by Daily Sabah with Agencies
Sep 04, 2015 12:00 am
After a two-day standoff at a Budapest train station, hundreds of migrants stormed a waiting train to reach Western Europe, but another announcement that all direct trains to western destinations were suspended created chaos and confusion at the station
Migrants stormed Budapest's main international rail station after police reopened it on Thursday.
Hundreds of people, many of them refugees from conflicts in the Middle East, stormed a waiting train, cramming children through open windows in the belief that a two-day standoff with police had ended and they were being allowed to continue their journey west to Austria, Germany and beyond.
Trains heading for Budapest from Slovakia and the Czech Republic will be stopped at the Hungarian border town of Szob, Czech and Slovak passenger railway operators said on Thursday, as migrants from Syria flood toward the Hungarian capital. But signs in Hungarian said there were no west-bound trains. It was unclear why the police had suddenly withdrawn, having prevented over 2,000 migrants from entering for two days.
In Hungary, a key arrival point for tens of thousands of migrants entering the European Union, with some 50,000 entering the country in August alone, Budapest's Keleti station has become a symbol of the crisis. Nearly all those who have entered Hungary press on west to the richer countries of northern and western Europe, in many cases to Germany. Several thousand were allowed to board trains bound for Austria and Germany on Monday, but the following day the station was closed to anyone without an EU passport or a valid visa. The move left around 2,000 men, women and children stranded around the station or in a makeshift refugee camp beneath the station and scuffles broke out between police and migrants on Tuesday.
Meanwhile, Czech police on Tuesday marked arms of the migrants with numbers after they detained more than 200 people, mostly Syrians, in Breclav who arrived on trains from Hungary and Austria in Germany-bound trains, a practice reminiscent of the Holocaust. After it sparked criticism on social media, spokeswoman Katerina Rendlova defended the practice, saying it was used in a chaotic situation to prevent children from being separated from mothers. Rendlova said police initially gave them the numbers on a piece of paper but the migrants threw them away. Rendlova said yesterday police will use wristbands instead.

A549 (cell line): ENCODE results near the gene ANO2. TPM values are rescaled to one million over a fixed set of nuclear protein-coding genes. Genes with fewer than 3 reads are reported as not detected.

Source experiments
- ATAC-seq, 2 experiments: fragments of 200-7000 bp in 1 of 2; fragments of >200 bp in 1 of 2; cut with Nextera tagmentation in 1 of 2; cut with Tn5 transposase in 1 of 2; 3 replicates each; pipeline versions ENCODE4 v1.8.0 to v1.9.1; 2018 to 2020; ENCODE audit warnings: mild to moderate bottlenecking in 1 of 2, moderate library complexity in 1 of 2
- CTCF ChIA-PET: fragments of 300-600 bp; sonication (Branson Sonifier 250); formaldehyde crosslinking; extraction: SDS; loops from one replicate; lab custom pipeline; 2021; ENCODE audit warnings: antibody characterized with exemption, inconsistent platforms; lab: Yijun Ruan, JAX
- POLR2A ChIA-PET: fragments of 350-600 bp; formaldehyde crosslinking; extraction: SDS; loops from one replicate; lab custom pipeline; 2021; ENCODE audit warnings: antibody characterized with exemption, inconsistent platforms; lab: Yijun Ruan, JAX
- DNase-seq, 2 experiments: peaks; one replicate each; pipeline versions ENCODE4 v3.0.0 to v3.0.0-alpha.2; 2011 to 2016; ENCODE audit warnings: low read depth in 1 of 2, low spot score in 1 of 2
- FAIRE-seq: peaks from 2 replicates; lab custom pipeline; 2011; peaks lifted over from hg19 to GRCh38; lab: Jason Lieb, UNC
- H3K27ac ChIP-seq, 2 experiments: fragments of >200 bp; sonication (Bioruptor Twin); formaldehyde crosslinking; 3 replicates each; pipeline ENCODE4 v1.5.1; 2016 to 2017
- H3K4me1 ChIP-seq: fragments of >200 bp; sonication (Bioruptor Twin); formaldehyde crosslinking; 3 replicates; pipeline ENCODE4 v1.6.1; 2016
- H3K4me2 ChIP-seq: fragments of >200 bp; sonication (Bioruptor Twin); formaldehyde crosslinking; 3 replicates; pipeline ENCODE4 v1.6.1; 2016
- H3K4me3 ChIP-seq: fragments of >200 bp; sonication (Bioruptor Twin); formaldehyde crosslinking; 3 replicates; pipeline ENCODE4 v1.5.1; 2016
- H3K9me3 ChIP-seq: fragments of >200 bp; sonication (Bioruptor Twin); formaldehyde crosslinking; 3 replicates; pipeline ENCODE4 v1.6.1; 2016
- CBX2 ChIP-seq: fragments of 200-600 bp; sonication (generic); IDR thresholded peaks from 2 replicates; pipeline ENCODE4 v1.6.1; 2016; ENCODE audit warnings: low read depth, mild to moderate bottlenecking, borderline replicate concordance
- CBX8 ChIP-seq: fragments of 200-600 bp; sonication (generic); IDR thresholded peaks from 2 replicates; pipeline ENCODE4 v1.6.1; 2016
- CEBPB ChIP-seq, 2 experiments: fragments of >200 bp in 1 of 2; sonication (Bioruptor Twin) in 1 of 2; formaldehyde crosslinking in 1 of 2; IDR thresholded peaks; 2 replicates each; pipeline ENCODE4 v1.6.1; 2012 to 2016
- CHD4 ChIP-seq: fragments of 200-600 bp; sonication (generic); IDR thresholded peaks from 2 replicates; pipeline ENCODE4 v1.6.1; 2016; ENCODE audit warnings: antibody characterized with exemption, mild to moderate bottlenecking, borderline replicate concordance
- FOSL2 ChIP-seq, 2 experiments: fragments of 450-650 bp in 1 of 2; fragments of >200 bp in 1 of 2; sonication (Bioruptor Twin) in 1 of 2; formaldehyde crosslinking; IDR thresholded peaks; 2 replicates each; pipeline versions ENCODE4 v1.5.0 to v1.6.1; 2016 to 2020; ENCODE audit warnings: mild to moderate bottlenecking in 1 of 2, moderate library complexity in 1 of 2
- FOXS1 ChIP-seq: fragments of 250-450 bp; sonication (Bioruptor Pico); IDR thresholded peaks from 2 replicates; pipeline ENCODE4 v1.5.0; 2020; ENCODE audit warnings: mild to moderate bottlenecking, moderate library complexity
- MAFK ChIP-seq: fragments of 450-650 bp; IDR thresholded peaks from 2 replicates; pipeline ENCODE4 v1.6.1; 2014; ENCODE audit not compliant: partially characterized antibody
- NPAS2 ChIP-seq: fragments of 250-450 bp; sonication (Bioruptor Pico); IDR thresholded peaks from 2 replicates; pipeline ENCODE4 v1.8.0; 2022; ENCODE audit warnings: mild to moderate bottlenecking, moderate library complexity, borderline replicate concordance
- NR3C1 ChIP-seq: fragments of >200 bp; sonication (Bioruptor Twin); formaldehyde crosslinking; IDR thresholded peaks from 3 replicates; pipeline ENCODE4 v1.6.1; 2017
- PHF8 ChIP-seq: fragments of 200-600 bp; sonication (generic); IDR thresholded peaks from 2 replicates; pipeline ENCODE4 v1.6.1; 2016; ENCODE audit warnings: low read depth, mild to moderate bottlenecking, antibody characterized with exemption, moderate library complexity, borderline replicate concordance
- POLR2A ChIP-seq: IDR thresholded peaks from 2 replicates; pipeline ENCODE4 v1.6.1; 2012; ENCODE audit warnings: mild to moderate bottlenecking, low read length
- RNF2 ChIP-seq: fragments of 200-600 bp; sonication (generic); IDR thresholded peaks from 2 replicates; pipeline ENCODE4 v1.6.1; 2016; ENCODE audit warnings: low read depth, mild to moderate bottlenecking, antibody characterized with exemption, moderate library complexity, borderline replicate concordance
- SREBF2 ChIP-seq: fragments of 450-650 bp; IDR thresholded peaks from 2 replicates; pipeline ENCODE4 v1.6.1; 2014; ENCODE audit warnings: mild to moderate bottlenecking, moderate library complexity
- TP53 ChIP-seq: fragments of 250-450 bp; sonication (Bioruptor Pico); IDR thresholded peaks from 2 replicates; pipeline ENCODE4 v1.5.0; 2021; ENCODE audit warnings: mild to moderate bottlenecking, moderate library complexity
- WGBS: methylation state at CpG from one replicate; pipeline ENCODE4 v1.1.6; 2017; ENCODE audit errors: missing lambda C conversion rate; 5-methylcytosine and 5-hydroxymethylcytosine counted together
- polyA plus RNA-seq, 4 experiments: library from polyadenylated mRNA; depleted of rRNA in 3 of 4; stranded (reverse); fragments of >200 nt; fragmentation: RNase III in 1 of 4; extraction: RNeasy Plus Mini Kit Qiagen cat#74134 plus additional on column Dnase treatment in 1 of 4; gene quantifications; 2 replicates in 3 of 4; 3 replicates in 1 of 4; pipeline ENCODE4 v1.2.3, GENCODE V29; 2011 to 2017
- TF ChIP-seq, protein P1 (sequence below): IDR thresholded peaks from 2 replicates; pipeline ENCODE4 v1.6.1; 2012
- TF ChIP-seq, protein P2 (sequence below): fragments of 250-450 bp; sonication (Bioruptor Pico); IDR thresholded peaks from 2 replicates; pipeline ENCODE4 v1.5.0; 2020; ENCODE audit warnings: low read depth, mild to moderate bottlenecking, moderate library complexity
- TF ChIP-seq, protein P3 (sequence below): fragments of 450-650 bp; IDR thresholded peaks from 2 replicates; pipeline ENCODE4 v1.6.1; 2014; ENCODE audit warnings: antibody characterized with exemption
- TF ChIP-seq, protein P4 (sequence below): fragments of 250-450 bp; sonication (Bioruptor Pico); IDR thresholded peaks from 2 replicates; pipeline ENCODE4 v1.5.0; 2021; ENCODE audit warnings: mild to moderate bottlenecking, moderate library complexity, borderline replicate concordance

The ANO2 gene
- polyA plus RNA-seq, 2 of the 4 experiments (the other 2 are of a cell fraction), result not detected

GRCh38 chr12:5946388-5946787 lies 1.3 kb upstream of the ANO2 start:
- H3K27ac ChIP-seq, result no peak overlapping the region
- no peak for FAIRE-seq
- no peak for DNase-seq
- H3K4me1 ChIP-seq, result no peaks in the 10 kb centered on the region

EU President Donald Tusk said the EU is divided as the east and west over the migrant crisis. "There is a divide... between the east and the west of the EU," Tusk said ahead of the meeting with Hungarian Prime Minister Viktor Orban. "Some member states are thinking about containing the wave of migration, symbolized by the Hungarian [border] fence. Others want solidarity in advocating a so-called obligatory basis for (refugee) quotas" to re-distribute refugees.
The EU is riven by frictions between transit nations where the migrants arrive by sea or land -- mainly Greece, Italy and Hungary - and those where they hope to seek asylum, mainly in Northern and Western Europe. France, Italy and Germany urged a rethinking of European asylum rules to ensure "a fair distribution" of migrants throughout the 28-member bloc, as tensions soared between European states over how to tackle the huge influx.
In Britain, where Prime Minister David Cameron's government has accepted just 216 Syrian refugees and a lower number of asylum-seekers in proportion to its population than most EU countries, tens of thousands of people signed petitions demanding change.
Pressure for change was increased by the images of a tiny child lying face down in the surf at one of Turkey's main tourist resorts, putting a human face to the dangers faced by tens of thousands of desperate people who risk life and limb to get to Europe. Wearing a red T-shirt and blue shorts, the child - identified as 3-year-old Aylan Kurdi - is believed to be one of at least 12 Syrians who died when their boats sank trying to reach Greece.
Peter Bouckaert, Human Rights Watch's director of emergencies, said the Syrian boy and others who drowned with him were "the latest victims of Europe's paltry response in the face of a growing crisis."
The U.N. Security Council said late Wednesday it was discussing a draft resolution to address the crisis that diplomats said may allow an EU naval force to seize ships operated by migrant smugglers in international waters. More than 350,000 people have made the perilous journey from North Africa to Europe this year, many trafficked by people smugglers from war-torn Libya, where nearly 3,000 migrants were rescued Wednesday close to the coast. EU leaders cannot agree on how to redistribute refugees around the bloc, with rules that migrants must apply for asylum in the first country that they land in adding to the disagreements. EU ministers will hold a special meeting in Brussels on September 14 on the crisis.
The turmoil in the Middle East and the five-year war in Syria have led many people to flee the conflict in an attempt to seek security and shelter in a more prosperous and peaceful country, such as in Europe. The European Union's border control agency Frontex said that it had detected some 107,500 people arriving outside regular channels in July, a sharp increase on the previous record set in June of over 70,000, and more than three times as many as it registered in the same month last year.